There’s another difference between pip and conda that I find notable but keep forgetting to mention in these threads. When you install or remove a package, pip only calculates the “forward” dependencies (i.e., what is needed to make the package you specify work), but conda also considers the “backward” dependencies (i.e., when you do what you asked for, will anything else stop working). Conda tracks the entire environment state, but pip only considers the packages you’re asking it to deal with.
For instance, if package A depends on package B, and you install A, both pip and conda will install A and B. But if you do
pip uninstall B, pip will do it, leaving A in a broken state. Conda won’t allow this; if you do
conda remove B, it will show you the plan of what it’s going to remove, which will include removing A, because it knows that A depends on B and thus won’t let you break the environment by removing B without also removing A.
The same also applies when changing package versions. If for whatever reason you upgrade or downgrade a package, conda will force you to update versions of other packages so that the overall dependency graph is consistent. That is, if you upgrade package B (the dependency) to 6.5 but the version of package A that you have installed has specified it depends on B<6.0, conda will make you either upgrade A (if there is a newer version that can handle the newer version of B) or remove it.
Few will be surprised to hear that I think the conda way is better. In my experience a lot of frustration that people have with Python package management comes from getting into a situation where they try upgrading, downgrading, or removing packages for some reason (e.g., to match versions available on a server they want to use), and then find that in doing so they’re put the environment into a broken state by getting the dependencies out of sync. Ensuring correctness of the entire dependency graph on every package change operation prevents this; the only way you can break the environment is if a package itself is broken or its metadata is incorrect.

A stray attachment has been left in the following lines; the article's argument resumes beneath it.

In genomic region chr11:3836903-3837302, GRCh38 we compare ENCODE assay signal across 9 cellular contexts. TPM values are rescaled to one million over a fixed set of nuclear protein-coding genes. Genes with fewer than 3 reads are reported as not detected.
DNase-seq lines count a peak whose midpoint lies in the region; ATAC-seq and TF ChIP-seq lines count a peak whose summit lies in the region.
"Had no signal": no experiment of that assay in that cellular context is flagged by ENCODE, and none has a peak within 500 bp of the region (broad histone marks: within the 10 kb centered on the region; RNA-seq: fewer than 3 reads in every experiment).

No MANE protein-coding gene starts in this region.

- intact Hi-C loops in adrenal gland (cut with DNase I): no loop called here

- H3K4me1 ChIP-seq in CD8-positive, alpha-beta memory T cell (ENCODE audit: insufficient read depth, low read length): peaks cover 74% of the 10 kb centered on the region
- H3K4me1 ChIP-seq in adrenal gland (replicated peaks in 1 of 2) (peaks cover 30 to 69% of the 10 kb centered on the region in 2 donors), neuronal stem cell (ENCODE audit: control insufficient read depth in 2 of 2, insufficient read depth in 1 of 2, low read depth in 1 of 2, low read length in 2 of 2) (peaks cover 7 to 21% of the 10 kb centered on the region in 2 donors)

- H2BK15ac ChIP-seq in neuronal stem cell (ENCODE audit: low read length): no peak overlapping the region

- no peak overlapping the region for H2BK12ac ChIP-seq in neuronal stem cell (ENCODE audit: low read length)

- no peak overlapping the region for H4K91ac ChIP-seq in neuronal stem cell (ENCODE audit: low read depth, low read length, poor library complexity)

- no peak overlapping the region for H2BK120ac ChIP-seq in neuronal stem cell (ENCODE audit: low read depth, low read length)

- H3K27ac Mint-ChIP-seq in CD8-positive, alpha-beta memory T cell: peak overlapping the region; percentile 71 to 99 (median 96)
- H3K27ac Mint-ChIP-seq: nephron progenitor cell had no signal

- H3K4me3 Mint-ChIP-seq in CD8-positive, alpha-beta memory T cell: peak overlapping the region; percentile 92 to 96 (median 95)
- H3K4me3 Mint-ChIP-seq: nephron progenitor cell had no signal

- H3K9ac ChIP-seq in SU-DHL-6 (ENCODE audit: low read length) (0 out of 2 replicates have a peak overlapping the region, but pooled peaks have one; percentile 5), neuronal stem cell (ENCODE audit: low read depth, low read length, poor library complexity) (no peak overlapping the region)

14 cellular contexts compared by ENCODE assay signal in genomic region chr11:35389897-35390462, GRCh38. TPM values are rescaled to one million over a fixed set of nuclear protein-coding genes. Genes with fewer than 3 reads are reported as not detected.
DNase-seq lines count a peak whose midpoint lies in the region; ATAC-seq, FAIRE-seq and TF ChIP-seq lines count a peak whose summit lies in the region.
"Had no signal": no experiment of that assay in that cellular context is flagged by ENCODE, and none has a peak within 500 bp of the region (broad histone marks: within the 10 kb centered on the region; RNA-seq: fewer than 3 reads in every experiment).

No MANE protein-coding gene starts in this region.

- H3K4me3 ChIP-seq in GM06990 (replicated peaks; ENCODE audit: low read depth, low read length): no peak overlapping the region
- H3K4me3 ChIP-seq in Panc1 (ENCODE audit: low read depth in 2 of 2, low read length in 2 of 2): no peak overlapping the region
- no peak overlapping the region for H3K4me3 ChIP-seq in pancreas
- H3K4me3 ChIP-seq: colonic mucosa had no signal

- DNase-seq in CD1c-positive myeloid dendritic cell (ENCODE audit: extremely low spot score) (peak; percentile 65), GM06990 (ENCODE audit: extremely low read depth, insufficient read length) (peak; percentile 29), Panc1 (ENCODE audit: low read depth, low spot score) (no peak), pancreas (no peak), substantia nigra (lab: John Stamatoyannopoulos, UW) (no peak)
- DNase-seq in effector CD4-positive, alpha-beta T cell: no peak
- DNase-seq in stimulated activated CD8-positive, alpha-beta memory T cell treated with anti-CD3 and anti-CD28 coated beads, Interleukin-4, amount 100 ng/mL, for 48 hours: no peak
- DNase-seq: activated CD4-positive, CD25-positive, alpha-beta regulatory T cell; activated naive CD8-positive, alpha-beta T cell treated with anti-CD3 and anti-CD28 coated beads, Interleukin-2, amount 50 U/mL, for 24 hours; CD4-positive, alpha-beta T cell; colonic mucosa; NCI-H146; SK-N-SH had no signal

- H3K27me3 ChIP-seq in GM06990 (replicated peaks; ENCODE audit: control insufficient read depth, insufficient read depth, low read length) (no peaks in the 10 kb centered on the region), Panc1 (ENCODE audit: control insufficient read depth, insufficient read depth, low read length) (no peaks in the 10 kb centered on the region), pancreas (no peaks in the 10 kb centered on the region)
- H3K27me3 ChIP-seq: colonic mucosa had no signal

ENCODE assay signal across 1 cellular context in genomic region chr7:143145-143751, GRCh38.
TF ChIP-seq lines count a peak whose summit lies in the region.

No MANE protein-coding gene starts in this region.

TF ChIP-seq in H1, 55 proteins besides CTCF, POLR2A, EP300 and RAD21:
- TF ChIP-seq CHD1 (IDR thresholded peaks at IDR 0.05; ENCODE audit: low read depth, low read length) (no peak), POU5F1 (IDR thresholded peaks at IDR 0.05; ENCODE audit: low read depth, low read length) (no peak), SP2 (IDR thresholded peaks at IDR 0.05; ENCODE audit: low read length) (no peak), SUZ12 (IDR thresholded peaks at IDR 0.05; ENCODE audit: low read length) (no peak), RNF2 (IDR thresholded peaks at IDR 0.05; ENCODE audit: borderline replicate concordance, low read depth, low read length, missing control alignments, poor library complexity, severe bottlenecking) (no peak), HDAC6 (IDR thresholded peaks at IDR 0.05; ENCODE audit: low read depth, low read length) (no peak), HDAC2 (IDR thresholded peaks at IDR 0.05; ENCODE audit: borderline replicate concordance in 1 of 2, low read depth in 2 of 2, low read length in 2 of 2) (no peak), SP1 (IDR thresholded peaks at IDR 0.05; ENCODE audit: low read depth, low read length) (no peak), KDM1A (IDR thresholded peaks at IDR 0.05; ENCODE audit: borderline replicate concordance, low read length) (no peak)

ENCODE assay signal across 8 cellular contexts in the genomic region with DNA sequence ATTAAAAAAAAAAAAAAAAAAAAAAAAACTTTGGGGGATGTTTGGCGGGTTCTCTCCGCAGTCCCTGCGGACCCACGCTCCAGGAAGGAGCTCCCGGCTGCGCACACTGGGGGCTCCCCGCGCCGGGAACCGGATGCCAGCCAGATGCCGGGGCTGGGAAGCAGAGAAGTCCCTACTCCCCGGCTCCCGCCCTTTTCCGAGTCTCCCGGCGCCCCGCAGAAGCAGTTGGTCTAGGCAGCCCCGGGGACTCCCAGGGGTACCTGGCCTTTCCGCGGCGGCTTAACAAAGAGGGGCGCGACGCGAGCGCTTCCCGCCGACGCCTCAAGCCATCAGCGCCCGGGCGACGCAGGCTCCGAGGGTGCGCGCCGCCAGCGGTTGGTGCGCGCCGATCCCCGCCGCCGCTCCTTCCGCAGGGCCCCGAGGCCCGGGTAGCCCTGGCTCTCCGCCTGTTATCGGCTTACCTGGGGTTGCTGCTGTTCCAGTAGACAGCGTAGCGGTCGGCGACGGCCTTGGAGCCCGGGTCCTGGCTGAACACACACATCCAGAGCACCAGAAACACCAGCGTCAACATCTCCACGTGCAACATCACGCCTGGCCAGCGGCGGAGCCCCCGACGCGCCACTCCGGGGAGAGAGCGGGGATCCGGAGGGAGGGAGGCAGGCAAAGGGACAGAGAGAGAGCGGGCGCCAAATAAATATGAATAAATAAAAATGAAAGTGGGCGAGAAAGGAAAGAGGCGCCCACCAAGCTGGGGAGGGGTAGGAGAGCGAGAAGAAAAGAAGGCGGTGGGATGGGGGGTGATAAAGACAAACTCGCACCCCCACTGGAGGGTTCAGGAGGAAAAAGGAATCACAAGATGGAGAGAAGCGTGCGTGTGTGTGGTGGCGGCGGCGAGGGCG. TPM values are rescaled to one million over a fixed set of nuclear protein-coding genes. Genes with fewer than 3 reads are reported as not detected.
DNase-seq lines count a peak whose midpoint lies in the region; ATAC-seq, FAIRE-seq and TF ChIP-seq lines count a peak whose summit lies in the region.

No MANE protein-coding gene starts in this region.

There are a couple downsides. One is that you have to resolve the full dependency graph on every change, which has become notorious as a problem with plain conda: if you accumulated a lot of packages in an environment, trying to install or upgrade one could take a long time because conda has to make sure it can find a way to do what you asked without breaking some other package that may be quite far away in the dependency chain. This has been most egregious in the case where what you’re asking to do isn’t possible (e.g., because of conflicting dependencies), as then conda can go on wild goose chases trying all manner of odd versions of things, trying to give you what you asked for. With mamba and the libmamba solver, this problem seems to be mostly alleviated.